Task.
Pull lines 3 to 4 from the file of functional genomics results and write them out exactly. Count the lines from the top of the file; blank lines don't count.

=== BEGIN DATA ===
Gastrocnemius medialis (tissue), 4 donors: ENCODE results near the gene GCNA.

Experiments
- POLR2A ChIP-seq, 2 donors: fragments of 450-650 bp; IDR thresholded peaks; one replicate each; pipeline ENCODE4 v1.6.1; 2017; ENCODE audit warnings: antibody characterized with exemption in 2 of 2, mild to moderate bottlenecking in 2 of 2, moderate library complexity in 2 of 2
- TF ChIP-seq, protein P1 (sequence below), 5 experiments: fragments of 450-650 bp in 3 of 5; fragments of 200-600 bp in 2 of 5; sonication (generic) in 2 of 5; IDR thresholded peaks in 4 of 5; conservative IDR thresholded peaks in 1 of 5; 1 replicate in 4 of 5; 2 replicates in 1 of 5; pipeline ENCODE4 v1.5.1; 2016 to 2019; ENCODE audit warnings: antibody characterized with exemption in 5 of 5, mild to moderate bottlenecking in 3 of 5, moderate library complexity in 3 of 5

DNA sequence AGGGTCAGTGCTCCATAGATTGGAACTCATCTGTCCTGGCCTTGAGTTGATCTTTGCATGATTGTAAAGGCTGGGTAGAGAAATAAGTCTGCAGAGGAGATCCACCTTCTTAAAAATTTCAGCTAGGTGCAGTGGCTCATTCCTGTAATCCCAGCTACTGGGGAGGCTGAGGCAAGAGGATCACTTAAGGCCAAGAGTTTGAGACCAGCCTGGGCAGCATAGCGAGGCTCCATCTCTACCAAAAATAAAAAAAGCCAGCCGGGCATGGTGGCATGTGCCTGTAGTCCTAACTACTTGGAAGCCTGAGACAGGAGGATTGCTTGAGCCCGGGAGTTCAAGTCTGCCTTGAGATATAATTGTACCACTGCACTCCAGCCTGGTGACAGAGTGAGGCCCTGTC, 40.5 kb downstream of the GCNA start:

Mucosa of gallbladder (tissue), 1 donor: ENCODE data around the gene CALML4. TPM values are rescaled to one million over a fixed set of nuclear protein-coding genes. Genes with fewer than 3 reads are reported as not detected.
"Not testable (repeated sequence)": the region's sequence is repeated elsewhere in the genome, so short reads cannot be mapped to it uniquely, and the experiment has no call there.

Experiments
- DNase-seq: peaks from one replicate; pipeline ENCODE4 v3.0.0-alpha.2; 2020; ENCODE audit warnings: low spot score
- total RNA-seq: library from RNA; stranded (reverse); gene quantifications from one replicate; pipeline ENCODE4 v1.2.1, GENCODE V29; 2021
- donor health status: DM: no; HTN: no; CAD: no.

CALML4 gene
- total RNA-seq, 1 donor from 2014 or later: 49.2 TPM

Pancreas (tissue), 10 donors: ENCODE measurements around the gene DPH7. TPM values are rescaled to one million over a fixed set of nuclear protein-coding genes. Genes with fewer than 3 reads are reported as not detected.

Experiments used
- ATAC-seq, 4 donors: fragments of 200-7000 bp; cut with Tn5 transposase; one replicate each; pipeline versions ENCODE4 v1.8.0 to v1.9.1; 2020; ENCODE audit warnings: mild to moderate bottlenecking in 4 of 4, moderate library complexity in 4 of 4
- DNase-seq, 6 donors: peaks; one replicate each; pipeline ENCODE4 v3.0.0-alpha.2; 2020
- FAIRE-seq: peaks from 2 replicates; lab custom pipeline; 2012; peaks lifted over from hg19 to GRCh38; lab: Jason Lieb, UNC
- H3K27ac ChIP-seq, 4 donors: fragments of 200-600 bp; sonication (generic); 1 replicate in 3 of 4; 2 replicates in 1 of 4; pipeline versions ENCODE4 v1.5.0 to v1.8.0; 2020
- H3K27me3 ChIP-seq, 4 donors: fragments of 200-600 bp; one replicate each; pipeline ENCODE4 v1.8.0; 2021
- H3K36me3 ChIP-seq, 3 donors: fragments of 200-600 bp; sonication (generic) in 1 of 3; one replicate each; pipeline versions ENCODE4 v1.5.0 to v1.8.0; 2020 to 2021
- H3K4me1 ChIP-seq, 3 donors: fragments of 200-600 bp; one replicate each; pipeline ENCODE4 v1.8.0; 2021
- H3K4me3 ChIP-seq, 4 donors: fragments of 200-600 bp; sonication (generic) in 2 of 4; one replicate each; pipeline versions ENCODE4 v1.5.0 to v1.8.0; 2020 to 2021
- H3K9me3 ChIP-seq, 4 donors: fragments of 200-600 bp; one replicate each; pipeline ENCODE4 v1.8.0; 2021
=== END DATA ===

- POLR2A ChIP-seq, 2 donors: fragments of 450-650 bp; IDR thresholded peaks; one replicate each; pipeline ENCODE4 v1.6.1; 2017; ENCODE audit warnings: antibody characterized with exemption in 2 of 2, mild to moderate bottlenecking in 2 of 2, moderate library complexity in 2 of 2
- TF ChIP-seq, protein P1 (sequence below), 5 experiments: fragments of 450-650 bp in 3 of 5; fragments of 200-600 bp in 2 of 5; sonication (generic) in 2 of 5; IDR thresholded peaks in 4 of 5; conservative IDR thresholded peaks in 1 of 5; 1 replicate in 4 of 5; 2 replicates in 1 of 5; pipeline ENCODE4 v1.5.1; 2016 to 2019; ENCODE audit warnings: antibody characterized with exemption in 5 of 5, mild to moderate bottlenecking in 3 of 5, moderate library complexity in 3 of 5